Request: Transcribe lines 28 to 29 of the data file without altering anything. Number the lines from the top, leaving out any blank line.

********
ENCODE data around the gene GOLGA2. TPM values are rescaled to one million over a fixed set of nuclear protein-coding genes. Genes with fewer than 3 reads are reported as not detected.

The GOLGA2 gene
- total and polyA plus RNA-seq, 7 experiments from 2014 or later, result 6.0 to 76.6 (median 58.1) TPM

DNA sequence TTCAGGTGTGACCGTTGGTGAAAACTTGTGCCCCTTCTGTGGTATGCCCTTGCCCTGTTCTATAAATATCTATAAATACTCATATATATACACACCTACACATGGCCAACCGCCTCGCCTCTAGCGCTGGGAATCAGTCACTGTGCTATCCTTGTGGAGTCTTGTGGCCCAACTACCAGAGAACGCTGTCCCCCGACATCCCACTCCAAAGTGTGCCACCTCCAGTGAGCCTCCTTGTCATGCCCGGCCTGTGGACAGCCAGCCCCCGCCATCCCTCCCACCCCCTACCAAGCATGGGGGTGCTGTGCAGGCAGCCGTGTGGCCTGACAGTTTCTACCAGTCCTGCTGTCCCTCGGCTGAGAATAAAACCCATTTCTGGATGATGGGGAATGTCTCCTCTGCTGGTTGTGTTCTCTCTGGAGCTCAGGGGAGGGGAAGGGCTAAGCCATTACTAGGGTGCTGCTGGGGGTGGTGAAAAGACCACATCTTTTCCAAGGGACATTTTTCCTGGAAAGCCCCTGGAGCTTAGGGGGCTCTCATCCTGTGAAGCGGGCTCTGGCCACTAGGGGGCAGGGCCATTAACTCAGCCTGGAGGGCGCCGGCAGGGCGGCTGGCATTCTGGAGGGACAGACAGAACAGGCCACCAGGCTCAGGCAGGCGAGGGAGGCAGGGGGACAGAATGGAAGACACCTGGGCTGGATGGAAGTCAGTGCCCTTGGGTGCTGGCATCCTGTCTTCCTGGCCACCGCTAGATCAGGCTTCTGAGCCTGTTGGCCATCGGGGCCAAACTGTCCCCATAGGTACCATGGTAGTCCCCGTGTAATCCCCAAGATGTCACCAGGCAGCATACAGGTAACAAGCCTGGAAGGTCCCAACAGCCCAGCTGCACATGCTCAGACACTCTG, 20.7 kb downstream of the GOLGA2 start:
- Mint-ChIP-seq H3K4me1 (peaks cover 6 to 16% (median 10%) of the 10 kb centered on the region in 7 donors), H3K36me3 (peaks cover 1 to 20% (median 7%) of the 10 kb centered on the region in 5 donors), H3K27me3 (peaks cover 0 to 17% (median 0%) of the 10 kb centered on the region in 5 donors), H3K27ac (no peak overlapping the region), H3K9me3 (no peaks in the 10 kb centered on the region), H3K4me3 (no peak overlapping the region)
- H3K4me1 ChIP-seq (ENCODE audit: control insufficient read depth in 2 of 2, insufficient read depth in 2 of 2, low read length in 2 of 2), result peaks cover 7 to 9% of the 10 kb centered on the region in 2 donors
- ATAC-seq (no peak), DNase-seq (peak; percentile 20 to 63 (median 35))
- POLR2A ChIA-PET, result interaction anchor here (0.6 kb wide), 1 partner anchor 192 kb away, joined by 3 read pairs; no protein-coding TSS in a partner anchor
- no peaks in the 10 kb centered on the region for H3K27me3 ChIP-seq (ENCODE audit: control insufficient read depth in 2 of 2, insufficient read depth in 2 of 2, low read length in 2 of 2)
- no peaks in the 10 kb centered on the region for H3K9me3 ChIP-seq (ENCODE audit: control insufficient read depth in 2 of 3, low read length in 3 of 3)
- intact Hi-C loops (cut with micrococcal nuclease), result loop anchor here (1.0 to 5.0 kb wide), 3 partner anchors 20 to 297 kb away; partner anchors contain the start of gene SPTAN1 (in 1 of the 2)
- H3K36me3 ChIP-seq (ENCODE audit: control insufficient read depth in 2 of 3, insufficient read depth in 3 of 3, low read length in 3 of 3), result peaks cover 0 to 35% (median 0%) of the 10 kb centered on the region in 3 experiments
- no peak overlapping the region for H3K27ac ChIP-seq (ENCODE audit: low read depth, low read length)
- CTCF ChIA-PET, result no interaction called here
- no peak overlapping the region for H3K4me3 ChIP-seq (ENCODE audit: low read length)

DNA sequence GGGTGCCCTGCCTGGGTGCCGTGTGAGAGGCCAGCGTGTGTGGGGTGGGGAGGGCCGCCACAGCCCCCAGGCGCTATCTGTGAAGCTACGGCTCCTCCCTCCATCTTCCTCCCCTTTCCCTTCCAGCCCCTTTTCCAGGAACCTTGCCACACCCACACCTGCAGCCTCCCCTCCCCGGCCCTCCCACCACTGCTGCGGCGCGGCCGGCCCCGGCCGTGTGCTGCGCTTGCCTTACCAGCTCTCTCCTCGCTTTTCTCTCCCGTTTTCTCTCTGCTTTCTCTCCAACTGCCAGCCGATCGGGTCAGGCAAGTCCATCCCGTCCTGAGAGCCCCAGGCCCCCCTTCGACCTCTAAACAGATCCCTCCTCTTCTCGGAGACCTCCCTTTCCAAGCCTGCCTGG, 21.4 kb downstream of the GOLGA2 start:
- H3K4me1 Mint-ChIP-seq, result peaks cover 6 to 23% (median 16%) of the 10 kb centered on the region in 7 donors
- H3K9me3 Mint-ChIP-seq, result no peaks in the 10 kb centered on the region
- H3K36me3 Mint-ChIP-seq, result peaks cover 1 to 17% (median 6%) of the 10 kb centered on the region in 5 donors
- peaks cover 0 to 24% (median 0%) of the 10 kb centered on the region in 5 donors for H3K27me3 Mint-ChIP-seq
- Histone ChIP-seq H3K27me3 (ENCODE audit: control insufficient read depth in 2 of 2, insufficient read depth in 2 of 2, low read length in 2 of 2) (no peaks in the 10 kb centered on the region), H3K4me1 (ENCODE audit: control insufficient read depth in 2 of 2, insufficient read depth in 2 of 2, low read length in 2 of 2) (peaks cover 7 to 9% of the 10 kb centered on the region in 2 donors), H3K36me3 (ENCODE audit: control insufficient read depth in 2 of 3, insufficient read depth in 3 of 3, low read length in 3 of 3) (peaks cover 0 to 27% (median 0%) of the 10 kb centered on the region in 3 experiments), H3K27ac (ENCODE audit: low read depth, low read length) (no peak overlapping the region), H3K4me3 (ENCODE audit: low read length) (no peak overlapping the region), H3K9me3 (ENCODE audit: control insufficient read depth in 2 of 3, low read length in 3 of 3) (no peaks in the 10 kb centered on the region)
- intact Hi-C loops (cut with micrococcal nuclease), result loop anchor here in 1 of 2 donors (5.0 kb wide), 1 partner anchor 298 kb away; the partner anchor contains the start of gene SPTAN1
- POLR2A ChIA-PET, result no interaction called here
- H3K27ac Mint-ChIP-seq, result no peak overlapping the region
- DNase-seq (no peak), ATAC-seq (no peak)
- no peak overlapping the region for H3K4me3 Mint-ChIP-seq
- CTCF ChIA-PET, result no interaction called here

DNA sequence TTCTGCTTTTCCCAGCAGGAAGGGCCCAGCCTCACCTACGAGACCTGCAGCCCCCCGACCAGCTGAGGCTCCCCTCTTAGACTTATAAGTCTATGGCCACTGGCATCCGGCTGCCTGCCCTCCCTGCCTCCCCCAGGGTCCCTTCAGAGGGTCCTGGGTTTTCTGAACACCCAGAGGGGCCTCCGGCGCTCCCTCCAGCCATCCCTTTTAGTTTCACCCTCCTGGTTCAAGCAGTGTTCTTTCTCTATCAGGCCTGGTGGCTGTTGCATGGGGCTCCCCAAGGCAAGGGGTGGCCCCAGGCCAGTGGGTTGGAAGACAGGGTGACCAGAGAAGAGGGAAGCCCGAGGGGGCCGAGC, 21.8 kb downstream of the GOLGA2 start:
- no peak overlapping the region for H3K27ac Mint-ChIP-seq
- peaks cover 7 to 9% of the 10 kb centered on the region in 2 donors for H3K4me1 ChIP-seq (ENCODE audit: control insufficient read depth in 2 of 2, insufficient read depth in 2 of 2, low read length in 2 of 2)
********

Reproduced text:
DNA sequence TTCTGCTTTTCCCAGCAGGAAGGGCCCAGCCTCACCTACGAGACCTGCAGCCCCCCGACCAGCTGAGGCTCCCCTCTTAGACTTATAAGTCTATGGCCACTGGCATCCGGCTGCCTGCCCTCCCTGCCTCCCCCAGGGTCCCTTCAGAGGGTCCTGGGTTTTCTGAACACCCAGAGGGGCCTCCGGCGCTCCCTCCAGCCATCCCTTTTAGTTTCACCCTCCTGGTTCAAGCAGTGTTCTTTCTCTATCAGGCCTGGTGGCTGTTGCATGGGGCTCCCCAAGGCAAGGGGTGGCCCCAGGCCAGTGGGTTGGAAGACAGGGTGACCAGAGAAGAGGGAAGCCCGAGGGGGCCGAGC, 21.8 kb downstream of the GOLGA2 start:
- no peak overlapping the region for H3K27ac Mint-ChIP-seq